In order to prove that none of the troubling phrases about which Theodore was concerned are found in the true mystic Gospel of Mark, Clement quoted “word for word” two of the passages that Theodore had asked him about, stating where they appear relative to the common text of Mark. Following these citations, Clement ventured to offer “the true explanation and that which accords with the true philosophy...” (III.18). Here the manuscript ends, and we do not learn Clement’s understanding of the theological truths conveyed by these passages.
The first passage Clement cited (II.23-III.11) is another version of the raising of Lazarus, which is inserted immediately before the request for positions of honour by James and John (II.21-22; III.11-13), which is to say, after Mark 10:34. This thirteen-verse story, which I call LGM 1 (longer Gospel of Mark 1), is written in Mark’s style and contains none of the theological discourse found in the Johannine story, in fact, no direct speech by Jesus at all. The storyline is also different from the Johannine version in many obvious respects: In John, Jesus interacts with Lazarus, Mary, and Martha—three siblings whom Jesus knows and loves. In longer Mark, the dead man is not named; he is simply described as a young man, which likely means a man in his early twenties.3 Neither he nor his sister are known to Jesus, and only one sister appears in the story—again, unnamed. Both accounts begin in a location called Bethany (John 10:40; 1:28; LGM 1:1). But whereas in John’s gospel Jesus hears about the illness from messengers, tarries for two days in Peraea waiting for Lazarus to die, and then journeys for four more days to another place called Bethany in order to perform the miracle, in longer Mark Jesus encounters the sister in Bethany and the miracle occurs immediately, without any trip to another location. The miracle is very different, too. In John, Jesus orders others to remove the stone and then shouts from a distance “Lazarus, come out!”; in longer Mark, the loud cry comes from the dead man while Jesus is still walking to the garden, and Jesus removes the stone himself, raising the man by the hand. Where John has the dead man walk out wrapped in grave clothes, longer Mark has the dead man look at Jesus, love him, and plead to be with him.” Finally, the story in longer Mark has an addendum not found in John. We are told that Jesus and the young man left the tomb and went into the mans house; after six days Jesus taught him the mystery of the kingdom of God. Surprisingly, this instruction occurs at night, and the young man wears nothing but a linen sheet over his naked body. Stranger still, this is apparently the same young man who appears in canonical Mark at the moment of Jesus’ arrest, again wearing only the linen sheet (14:5152).4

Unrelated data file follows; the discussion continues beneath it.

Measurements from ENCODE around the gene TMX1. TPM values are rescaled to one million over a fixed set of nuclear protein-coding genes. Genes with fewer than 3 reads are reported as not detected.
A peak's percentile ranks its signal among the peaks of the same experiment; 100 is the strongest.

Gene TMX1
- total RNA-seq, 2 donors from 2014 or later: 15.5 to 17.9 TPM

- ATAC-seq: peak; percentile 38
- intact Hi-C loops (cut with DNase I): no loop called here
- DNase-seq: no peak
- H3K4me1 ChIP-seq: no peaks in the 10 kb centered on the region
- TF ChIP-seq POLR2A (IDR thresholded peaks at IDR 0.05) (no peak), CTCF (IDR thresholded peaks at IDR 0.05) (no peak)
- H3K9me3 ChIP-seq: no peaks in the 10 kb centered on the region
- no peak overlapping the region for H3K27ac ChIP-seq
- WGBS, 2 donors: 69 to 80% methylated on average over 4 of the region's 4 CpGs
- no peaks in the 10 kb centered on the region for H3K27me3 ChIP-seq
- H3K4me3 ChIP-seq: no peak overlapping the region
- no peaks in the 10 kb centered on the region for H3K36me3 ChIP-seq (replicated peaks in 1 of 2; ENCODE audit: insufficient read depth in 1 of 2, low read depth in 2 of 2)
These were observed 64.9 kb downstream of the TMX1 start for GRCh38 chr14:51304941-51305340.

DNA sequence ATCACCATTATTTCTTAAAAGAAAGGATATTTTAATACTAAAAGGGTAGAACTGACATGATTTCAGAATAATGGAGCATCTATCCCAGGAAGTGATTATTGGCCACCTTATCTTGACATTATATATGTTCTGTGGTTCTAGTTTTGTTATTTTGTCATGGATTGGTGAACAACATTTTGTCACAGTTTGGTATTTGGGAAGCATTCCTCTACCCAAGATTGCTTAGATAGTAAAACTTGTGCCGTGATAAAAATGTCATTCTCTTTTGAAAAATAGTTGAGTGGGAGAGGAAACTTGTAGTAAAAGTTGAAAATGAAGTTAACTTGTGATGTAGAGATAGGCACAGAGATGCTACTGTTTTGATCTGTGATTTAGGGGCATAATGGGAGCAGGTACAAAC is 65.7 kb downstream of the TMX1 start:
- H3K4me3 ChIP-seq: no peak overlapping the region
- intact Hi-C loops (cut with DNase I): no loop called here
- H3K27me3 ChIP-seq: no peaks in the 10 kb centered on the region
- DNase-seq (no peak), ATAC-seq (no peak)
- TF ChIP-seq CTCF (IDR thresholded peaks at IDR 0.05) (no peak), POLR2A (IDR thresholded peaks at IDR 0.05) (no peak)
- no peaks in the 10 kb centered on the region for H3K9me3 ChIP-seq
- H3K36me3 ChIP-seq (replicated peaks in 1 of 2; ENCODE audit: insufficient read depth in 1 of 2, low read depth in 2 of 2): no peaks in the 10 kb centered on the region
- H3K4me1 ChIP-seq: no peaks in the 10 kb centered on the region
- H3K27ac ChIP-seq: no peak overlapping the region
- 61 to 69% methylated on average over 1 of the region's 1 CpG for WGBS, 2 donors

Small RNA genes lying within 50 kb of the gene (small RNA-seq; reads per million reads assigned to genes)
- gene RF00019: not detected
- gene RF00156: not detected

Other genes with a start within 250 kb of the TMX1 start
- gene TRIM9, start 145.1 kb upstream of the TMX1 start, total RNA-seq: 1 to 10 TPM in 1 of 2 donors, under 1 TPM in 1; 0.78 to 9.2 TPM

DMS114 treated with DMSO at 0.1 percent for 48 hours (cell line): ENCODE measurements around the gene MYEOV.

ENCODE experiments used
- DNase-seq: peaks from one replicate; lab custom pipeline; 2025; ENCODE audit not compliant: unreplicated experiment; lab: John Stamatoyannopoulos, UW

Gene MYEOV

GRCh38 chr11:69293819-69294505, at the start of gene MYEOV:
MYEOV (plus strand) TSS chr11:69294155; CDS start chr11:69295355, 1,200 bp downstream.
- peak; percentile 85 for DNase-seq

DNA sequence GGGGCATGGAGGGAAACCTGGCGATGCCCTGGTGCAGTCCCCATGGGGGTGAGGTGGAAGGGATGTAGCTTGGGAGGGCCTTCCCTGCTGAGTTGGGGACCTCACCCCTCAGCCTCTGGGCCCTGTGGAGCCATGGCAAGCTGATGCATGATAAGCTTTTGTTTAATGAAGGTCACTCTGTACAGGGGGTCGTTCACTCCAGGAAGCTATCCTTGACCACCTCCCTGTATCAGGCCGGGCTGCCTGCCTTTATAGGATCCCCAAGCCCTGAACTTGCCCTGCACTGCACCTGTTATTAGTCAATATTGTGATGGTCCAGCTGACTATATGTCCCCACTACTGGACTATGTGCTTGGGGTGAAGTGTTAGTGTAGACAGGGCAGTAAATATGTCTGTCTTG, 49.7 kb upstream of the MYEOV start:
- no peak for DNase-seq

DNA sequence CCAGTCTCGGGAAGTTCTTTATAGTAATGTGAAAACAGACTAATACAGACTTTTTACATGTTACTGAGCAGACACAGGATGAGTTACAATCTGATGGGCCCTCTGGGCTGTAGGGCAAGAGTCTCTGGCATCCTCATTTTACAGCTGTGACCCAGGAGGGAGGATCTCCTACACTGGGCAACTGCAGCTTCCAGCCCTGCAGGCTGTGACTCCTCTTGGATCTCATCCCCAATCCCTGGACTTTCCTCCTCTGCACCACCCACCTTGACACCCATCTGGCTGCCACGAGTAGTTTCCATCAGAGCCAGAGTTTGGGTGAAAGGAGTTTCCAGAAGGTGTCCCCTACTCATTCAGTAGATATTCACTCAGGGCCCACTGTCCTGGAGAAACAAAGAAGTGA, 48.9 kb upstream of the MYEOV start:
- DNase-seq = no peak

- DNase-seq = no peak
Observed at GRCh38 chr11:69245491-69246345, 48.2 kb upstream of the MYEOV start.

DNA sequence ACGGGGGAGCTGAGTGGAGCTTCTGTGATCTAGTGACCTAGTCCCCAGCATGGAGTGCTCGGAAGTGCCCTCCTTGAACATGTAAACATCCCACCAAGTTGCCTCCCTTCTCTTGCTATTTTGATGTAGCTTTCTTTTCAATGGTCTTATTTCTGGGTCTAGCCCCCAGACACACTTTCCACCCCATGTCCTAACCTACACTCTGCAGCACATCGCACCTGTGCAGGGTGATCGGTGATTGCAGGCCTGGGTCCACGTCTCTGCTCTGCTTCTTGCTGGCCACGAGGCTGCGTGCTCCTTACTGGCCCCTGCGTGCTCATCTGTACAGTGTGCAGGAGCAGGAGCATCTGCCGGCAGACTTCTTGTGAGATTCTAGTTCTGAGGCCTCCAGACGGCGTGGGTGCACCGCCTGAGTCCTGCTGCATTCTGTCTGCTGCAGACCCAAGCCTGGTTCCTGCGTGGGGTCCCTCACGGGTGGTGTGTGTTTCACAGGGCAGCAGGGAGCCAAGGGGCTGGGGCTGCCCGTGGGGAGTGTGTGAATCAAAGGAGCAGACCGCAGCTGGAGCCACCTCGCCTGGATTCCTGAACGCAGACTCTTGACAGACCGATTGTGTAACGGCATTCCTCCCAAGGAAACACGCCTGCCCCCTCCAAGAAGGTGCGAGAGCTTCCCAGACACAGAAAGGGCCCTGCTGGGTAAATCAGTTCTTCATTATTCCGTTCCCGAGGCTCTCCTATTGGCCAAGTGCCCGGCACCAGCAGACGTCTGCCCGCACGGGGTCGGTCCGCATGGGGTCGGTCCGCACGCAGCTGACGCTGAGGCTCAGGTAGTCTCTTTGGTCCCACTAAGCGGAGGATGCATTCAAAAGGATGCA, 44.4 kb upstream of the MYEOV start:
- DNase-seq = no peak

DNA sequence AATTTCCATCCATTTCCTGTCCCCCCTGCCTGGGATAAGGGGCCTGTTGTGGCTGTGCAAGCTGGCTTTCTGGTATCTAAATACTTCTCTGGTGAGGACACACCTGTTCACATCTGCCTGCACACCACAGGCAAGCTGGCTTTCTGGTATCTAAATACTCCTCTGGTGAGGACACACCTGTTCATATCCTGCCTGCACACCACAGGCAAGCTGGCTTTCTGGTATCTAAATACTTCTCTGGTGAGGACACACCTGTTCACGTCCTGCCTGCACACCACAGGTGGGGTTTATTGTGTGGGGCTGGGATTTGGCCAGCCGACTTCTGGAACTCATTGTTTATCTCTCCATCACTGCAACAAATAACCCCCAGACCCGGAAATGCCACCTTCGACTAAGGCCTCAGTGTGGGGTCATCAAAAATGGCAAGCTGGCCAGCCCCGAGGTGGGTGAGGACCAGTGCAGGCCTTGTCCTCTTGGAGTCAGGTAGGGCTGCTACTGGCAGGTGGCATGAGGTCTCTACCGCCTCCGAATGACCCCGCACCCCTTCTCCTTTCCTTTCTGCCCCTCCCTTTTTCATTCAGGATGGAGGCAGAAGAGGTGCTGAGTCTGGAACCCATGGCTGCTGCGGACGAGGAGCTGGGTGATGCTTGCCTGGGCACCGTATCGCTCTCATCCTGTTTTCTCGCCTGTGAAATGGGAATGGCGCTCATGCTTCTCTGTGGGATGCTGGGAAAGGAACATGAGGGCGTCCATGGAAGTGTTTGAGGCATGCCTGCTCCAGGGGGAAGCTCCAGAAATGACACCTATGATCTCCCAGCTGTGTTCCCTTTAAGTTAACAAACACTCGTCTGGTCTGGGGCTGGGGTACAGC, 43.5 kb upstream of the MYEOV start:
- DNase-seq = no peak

The second quotation (III.14-16), which I call LGM 2, consists of two sentences inserted between the two clauses of Mark 10:46. In context, the passage reads, And he comes into Jericho. And there were there the sister of the young man whom Jesus loved him [sic] and his mother and Salome, and Jesus did not receive them. “And as he was leaving Jericho...” The reader is left to wonder what did not transpire between Jesus and these women in Jericho.
1. Isaak Vossius, Ignatius v. Antiochien, Epistolae genuinae S. Ignatii Martyris. For Smith’s account of the discovery, see Morton Smith, The Secret Gospel: The Discovery and Interpretation of the Secret Gospel According to Mark (New York: Harper and Row, 1973) (hereafter cited as SG).
2. Subsequent references to the letter will omit the title. See the preface for an explanation of the conventions Scott G. Brown uses when referring to Clement’s works.
3. The Greek term here translated “young man” (neaniskos) normally refers to a male in his twenties. Since this character’s youth is treated as his defining feature, we can presume that he is noticeably younger than Jesus and his disciples, hence probably in his early-to-mid-twenties. See Marvin W. Meyer, “The Youth in the Secret Gospel of Mark,” Semeia 49 (1990): 139-40.
4. The linen clothing is of an unspecified form. The phrase “having put a linen (something) upon his naked body” would be a very unnatural way to describe someone dressed in a regular garment; however, the same word for linen (sind§n) is used to describe the simple sheet in which Joseph of Arimathea wrapped Jesus’ corpse, so translators tend to refer to the young man’s wrapping as a linen sheet or linen cloth (e.g., the RSV, NRSV, NEB, and JB) at Mark 14:51-52).